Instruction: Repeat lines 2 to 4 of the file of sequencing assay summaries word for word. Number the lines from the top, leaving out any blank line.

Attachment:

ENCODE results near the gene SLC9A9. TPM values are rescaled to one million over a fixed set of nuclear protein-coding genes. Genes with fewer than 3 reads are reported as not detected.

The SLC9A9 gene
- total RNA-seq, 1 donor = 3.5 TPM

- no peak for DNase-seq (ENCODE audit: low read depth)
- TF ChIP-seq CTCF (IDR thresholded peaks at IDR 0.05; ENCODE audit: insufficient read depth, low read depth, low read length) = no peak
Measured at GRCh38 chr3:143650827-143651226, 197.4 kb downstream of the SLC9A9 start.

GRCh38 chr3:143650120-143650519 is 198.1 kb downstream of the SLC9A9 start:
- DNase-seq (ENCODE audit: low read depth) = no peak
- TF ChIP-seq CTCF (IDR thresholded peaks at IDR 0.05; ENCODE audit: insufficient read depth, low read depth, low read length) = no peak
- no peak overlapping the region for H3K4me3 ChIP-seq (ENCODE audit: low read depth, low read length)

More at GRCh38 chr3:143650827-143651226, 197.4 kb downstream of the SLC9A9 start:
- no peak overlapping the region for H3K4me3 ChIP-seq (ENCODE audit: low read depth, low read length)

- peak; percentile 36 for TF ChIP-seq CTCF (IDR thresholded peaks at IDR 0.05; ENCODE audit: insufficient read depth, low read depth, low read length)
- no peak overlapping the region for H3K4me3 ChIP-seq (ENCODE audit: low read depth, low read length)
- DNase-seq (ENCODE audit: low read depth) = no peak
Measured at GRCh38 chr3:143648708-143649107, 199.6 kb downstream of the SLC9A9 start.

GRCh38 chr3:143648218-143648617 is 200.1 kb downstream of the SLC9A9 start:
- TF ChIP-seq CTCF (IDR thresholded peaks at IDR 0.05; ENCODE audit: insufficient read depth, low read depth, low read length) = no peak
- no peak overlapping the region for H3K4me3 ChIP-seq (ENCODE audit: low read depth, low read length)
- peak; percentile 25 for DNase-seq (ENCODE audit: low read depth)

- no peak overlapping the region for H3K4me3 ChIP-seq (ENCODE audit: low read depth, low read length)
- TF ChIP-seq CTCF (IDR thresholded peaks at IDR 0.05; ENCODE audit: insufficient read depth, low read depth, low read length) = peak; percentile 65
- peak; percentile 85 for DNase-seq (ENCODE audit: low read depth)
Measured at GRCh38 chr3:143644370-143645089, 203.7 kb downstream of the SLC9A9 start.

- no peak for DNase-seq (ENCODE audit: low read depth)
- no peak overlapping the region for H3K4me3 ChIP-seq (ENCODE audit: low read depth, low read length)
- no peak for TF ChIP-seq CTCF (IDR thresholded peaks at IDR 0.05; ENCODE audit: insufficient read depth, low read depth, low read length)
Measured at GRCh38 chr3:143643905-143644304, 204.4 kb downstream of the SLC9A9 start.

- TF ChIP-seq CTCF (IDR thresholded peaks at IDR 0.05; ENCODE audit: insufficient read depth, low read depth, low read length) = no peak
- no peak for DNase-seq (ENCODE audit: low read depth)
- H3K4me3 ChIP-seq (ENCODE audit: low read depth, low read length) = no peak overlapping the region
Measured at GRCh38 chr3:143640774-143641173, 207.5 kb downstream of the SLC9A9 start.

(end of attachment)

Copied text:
The SLC9A9 gene
- total RNA-seq, 1 donor = 3.5 TPM

- no peak for DNase-seq (ENCODE audit: low read depth)